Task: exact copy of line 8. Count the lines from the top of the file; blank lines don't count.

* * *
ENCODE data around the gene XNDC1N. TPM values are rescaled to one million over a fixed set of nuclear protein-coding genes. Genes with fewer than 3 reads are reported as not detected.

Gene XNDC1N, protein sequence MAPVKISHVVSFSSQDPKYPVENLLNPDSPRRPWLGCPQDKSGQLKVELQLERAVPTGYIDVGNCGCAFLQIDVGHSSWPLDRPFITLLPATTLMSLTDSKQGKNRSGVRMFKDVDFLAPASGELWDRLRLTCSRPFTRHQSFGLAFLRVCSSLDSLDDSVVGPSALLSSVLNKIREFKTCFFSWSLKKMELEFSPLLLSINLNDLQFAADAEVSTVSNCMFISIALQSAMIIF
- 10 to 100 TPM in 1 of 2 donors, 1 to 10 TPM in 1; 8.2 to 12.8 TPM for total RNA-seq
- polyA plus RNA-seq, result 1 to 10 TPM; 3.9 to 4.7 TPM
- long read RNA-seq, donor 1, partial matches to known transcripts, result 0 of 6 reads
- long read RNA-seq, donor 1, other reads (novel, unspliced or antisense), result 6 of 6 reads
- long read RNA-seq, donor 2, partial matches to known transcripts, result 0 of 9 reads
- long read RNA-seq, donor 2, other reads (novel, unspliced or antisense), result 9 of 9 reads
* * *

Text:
- long read RNA-seq, donor 2, other reads (novel, unspliced or antisense), result 9 of 9 reads